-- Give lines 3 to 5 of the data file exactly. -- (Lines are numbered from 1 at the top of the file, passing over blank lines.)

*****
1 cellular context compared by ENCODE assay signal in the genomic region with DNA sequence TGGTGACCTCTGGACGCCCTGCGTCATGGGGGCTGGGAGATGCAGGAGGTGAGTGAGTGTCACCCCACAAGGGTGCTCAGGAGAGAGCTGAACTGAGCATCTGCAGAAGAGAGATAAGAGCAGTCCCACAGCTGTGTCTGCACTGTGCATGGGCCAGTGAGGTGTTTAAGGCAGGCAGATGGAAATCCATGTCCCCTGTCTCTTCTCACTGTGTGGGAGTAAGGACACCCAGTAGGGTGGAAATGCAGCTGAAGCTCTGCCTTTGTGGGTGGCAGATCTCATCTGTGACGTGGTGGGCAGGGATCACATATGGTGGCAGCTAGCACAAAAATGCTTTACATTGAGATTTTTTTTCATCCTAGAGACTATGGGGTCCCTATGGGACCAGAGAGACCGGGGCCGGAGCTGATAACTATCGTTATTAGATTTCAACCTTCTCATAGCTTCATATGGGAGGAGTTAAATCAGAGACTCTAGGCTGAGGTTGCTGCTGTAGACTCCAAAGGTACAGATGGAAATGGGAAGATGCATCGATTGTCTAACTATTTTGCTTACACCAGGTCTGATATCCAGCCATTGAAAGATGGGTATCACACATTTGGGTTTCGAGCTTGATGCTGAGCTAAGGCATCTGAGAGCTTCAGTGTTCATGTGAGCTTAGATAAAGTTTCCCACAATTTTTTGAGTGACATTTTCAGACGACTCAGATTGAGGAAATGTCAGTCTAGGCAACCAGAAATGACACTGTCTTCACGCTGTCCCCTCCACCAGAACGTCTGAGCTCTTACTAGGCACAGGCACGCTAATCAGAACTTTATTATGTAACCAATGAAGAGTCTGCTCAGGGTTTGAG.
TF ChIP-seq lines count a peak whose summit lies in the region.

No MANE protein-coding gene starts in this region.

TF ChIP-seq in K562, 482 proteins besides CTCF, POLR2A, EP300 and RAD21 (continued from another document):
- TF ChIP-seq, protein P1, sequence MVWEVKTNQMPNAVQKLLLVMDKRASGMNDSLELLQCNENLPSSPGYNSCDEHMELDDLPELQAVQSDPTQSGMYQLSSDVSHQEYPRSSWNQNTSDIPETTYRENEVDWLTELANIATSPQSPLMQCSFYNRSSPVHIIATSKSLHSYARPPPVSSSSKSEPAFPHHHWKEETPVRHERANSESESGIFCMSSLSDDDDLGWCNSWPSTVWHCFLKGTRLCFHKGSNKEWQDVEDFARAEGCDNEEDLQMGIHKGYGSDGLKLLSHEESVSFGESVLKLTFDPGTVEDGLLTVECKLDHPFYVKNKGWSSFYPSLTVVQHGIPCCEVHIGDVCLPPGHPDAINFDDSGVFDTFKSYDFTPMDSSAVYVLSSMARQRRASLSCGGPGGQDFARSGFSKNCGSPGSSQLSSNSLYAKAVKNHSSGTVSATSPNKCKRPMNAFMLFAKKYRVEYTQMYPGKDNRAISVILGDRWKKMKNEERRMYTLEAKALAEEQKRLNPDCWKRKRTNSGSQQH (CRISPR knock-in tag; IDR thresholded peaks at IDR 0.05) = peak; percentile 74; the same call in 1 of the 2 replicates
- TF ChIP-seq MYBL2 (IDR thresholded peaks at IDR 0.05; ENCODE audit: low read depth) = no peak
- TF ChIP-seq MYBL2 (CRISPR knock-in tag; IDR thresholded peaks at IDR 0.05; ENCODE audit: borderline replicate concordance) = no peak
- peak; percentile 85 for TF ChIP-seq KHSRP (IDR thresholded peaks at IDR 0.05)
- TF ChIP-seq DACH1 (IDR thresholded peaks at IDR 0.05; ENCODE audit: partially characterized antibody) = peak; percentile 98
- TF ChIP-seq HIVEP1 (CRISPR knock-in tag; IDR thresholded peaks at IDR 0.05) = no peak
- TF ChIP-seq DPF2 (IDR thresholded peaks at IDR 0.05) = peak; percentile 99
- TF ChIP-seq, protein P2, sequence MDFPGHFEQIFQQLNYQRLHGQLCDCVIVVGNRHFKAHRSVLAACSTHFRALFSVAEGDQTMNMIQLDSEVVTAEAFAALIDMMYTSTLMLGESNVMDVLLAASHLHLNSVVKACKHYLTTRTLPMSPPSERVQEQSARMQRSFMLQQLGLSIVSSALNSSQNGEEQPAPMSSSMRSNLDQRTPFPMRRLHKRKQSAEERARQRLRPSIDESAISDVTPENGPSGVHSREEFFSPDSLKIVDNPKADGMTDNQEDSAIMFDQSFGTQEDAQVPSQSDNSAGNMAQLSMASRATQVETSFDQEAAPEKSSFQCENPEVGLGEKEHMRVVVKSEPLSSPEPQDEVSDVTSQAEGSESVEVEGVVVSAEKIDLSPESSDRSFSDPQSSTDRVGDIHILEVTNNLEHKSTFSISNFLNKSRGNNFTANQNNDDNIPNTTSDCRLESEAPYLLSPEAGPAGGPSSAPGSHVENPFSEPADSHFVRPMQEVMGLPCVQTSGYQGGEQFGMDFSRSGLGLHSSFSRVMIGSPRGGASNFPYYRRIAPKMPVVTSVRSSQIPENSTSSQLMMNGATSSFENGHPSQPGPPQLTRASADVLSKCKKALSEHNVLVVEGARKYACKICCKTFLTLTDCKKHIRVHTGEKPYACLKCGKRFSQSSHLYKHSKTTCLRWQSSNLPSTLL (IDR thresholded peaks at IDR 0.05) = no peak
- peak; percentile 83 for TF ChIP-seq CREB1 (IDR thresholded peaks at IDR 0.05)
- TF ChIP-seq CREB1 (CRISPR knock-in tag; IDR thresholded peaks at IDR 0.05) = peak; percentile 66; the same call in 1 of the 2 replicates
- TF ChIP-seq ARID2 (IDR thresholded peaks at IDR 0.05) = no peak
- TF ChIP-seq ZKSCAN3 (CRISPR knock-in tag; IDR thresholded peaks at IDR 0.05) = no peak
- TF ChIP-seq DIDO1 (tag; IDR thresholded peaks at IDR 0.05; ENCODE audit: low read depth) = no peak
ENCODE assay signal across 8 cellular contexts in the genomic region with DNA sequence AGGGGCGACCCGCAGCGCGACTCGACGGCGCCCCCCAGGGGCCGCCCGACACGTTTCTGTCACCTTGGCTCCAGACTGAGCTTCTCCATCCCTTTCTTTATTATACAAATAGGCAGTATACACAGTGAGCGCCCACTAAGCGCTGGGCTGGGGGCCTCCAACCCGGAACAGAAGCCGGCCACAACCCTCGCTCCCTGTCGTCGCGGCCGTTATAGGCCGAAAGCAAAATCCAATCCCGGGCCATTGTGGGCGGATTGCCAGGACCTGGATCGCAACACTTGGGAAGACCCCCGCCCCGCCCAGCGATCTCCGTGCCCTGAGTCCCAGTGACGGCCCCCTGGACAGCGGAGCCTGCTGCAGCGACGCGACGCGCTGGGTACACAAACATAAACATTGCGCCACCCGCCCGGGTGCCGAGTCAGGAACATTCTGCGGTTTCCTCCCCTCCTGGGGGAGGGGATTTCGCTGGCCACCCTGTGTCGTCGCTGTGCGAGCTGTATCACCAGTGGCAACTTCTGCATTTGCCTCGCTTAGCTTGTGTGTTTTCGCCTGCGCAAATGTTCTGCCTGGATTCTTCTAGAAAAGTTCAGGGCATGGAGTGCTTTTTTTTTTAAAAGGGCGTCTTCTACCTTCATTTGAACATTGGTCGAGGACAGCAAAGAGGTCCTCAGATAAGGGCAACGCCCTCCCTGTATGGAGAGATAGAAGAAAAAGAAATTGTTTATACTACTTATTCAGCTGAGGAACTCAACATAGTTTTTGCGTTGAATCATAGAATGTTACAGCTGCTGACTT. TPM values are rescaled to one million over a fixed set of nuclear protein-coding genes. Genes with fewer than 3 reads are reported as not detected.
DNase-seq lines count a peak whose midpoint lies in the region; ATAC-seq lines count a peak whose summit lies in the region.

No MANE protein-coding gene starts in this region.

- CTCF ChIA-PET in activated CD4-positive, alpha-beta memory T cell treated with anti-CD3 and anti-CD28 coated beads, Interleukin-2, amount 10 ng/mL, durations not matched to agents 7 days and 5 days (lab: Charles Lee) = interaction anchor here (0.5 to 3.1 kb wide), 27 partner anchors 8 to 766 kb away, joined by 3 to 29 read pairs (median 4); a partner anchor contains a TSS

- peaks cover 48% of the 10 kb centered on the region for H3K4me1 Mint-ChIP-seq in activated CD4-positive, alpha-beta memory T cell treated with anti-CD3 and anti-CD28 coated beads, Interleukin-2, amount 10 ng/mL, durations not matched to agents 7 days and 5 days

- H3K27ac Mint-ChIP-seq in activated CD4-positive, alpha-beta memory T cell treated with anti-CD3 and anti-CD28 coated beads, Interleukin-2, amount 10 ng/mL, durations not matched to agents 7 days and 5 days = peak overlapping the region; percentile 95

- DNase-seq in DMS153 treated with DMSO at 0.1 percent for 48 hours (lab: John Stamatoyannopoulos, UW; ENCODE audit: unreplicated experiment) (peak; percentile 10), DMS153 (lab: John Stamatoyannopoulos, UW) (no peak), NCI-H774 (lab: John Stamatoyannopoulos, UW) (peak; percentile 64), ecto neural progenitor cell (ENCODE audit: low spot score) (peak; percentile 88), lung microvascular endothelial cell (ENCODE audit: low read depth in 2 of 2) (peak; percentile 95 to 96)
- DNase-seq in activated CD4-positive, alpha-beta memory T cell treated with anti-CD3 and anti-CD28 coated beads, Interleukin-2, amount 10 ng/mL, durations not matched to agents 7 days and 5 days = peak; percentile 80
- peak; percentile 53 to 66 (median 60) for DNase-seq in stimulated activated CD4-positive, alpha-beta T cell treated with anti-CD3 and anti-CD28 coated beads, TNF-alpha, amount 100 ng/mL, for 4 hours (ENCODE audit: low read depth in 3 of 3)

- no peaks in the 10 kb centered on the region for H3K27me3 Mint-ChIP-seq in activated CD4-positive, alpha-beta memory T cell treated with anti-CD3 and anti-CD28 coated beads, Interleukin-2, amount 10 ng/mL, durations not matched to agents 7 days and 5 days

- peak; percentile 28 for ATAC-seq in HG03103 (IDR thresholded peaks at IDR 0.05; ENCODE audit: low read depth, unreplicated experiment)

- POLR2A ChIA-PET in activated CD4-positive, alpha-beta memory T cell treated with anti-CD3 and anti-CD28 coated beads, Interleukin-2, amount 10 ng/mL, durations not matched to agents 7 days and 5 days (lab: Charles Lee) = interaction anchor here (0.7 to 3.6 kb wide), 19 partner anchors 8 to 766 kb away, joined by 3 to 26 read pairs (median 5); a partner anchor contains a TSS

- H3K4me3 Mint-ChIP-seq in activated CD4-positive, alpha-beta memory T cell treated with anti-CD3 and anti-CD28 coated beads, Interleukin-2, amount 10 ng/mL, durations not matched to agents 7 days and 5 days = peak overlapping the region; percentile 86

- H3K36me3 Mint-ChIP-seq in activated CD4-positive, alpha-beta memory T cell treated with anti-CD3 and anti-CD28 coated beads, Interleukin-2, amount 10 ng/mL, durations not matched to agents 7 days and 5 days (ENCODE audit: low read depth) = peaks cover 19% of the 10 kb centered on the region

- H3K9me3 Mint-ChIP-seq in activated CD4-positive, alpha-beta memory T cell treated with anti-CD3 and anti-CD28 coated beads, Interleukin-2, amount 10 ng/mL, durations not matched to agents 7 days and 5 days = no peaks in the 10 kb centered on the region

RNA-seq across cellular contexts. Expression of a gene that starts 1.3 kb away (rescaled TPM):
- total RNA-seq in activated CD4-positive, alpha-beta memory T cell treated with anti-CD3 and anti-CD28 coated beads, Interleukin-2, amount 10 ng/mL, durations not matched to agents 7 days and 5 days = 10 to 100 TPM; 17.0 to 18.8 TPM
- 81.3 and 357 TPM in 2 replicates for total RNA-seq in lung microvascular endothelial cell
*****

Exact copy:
No MANE protein-coding gene starts in this region.

TF ChIP-seq in K562, 482 proteins besides CTCF, POLR2A, EP300 and RAD21 (continued from another document):
- TF ChIP-seq, protein P1, sequence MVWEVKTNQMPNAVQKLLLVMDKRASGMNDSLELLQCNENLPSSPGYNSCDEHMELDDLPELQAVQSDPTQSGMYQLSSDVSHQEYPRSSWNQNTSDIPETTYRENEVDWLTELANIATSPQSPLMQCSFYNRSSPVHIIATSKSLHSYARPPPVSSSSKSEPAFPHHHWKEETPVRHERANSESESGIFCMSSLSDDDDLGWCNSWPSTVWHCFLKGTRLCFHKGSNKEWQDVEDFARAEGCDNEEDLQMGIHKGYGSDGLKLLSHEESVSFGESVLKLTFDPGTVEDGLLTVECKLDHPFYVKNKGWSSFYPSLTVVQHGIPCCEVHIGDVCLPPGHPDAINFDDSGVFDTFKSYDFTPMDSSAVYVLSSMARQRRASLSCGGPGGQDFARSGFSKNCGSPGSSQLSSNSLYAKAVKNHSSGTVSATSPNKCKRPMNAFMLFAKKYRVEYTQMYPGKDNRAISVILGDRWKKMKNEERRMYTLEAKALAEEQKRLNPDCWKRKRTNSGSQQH (CRISPR knock-in tag; IDR thresholded peaks at IDR 0.05) = peak; percentile 74; the same call in 1 of the 2 replicates